To see details that swirl around you, all your senses need to work overtime. And that takes training.
Military leaders activate their senses to notice relevant details and assess a situation. They learn to spot patterns and draw quick, accurate conclusions.
Such acute awareness doesn’t come naturally to most people. As Leonardo da Vinci observed, the typical person “looks without seeing, listens without hearing, touches without feeling … (and) inhales without awareness of odor or fragrance.”
The military’s top brass take a “slower is faster” approach to boost their situational awareness and to see details, says Pete Newell, a retired U.S. Army colonel.
“When something is not correct, you pause to look at it,” said Newell, chief executive of BMNT, a Palo Alto, Calif.-based consulting firm that focuses on innovation.
How do you get your team to act like military leaders who see details that others miss?
Track Changes To See Details
In the military, it’s important to compare what you see to what you saw earlier. Seemingly minor changes can pose major threats.
“In Iraq, I knew where the potholes were,” Newell said. “If the next day I saw a pothole filled in, that’s a sign of a possible IED (improvised explosive device). You become hypersensitive to the state of things around you and how they should be. Establishing a baseline is critical. Then you look for details that are out of whack.”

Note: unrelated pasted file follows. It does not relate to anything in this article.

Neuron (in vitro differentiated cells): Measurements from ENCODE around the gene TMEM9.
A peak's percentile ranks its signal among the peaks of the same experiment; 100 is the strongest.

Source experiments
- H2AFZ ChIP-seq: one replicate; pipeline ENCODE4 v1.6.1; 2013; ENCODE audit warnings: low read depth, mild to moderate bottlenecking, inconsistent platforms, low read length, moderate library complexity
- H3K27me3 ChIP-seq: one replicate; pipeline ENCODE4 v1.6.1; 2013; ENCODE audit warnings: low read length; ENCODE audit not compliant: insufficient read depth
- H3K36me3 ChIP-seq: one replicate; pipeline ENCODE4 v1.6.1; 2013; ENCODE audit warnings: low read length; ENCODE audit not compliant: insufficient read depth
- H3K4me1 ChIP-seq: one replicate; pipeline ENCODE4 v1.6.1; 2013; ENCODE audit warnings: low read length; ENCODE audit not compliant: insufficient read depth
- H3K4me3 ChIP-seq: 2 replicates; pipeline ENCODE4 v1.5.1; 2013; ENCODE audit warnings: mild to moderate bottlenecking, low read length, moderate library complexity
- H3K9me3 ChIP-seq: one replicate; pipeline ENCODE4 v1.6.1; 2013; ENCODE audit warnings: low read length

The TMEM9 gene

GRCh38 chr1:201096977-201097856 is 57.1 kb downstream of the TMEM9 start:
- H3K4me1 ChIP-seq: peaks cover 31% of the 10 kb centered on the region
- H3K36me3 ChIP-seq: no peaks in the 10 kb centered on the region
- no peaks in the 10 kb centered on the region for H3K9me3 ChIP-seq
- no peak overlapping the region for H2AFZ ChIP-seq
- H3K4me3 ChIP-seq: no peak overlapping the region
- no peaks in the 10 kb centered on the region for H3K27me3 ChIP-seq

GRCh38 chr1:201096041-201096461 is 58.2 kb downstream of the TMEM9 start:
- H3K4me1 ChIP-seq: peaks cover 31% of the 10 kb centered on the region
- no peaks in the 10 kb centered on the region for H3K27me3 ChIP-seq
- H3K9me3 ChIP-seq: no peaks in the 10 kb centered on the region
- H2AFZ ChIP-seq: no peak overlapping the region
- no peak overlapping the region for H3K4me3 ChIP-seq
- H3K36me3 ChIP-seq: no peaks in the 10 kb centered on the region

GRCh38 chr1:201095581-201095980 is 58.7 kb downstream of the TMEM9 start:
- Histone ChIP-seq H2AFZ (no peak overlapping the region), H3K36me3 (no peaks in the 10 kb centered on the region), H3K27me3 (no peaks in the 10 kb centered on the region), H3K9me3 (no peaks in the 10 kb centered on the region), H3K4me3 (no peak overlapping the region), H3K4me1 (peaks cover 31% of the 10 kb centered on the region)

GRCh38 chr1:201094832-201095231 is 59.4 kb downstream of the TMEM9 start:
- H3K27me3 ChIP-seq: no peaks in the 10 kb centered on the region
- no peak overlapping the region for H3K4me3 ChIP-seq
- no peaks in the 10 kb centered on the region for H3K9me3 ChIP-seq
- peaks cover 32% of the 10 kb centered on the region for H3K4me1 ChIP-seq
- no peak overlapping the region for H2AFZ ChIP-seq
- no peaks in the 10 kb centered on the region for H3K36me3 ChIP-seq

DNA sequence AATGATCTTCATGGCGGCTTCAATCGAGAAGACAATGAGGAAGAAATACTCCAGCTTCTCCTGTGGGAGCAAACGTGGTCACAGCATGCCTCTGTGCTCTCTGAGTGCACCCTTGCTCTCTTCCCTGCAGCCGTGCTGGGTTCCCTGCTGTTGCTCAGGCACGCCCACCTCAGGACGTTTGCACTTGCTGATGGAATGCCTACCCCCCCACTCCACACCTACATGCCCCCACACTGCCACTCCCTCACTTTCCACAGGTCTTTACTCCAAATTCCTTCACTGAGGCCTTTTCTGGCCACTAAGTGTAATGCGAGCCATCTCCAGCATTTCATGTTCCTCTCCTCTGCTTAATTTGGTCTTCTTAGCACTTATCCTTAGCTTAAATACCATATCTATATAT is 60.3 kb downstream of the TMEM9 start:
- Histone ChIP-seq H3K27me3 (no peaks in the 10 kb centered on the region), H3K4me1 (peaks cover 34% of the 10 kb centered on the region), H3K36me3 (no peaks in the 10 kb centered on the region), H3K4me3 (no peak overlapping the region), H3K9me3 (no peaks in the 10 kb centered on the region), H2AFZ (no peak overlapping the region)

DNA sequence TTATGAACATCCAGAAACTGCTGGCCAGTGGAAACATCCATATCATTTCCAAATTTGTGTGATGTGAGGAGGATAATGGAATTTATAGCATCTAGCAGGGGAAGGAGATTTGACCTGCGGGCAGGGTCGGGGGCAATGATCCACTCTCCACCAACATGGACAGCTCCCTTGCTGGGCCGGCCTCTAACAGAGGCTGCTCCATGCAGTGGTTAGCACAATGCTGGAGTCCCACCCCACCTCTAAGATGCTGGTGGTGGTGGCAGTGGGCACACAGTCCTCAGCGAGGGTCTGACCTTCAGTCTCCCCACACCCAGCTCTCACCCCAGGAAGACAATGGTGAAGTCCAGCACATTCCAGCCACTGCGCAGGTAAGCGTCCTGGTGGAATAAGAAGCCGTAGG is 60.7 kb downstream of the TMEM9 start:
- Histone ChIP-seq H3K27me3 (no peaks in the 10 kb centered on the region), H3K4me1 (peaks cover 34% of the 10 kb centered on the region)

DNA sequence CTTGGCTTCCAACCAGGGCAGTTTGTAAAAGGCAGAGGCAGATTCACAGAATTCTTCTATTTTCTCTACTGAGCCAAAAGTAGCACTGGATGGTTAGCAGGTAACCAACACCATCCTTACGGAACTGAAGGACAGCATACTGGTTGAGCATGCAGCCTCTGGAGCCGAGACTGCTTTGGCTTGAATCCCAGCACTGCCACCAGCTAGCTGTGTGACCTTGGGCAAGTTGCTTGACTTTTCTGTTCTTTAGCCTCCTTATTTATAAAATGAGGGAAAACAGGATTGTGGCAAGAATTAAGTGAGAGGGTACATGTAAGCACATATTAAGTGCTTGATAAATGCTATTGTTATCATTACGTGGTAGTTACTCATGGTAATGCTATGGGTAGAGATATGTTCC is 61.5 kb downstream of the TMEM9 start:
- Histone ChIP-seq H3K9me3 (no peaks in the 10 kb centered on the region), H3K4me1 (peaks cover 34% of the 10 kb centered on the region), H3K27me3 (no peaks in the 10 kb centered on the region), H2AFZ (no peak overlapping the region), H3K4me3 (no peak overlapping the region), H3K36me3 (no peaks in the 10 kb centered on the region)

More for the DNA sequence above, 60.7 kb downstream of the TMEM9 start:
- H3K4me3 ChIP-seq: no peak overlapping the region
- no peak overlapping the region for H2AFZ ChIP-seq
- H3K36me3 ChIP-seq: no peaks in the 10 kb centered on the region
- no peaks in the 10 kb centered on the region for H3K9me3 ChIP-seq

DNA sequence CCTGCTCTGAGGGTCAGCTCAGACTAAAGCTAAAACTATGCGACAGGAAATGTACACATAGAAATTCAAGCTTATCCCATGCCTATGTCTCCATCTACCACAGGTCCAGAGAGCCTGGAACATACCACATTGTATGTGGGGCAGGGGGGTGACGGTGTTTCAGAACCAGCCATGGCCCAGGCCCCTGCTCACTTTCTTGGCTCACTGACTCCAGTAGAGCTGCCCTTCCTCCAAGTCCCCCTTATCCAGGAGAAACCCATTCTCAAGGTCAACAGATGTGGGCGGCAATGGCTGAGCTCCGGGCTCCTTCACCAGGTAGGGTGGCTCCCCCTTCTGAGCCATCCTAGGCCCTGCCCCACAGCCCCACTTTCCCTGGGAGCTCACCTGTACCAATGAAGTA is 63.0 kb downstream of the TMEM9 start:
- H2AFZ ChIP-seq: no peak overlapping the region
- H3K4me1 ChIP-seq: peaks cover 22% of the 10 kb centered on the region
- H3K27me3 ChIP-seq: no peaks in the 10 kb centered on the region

Pause To Refresh
Activating your observational powers takes mental energy. It can wear you out to be on the lookout 24/7 for subtle details.
“Stress and exhaustion are very real for leaders,” Newell said. “You need to step away and refresh and reboot yourself” to maintain your edge to see details.
See Details: Prioritize The Signals
Military leaders become adept at sifting through reams of data and plucking out the most relevant information. They scan the horizon for signals and prioritize the ones that matter most.
“When you’re on a submarine and you hear noise, you might have all this conflicting info,” said L. David Marquet, a former nuclear-powered sub commander and author of “Turn The Ship Around!” “Is it a fisherman with a diesel engine? Is it a decoy? A lot of it is noise in the background happening at the same time.”
Test Your Ability
Give your team a chance to test their skill to see details. Have them survey a scene briefly and then identify what they saw.
As a training exercise, Marquet would usher a few officers through a cramped machinery space in his submarine. They had about eight seconds to check it out.
Afterward, he’d ask them, “What did you see?” The most observant ones might have noticed a bit of rust on a pipe or a screw sticking out slightly.
“You can’t fix problems that you can’t see,” Marquet said. “So you want to test how well you see things and get to where you see more.”
Tom Gordon, a retired U.S. Marine Corps colonel, used a similar test with his team. He would show a photo or stage a scene, give them a quick look at it and quiz them later to assess their eye to see details.
“We call it Kim’s Game,” Gordon said. “It raises their situational awareness.” (Kim stands for Keep In Mind.)
Stay Calm To See Details
You’re more apt to see details if your mind is clear and uncluttered. Stress makes it harder to notice what’s going on around you.
“You want to stay calm, cool and collected,” said Gordon, author of “Marine Maxims.” He says that “60 beats a minute” Marines excelled because their lower heart rate aided their performance and powers of observation.
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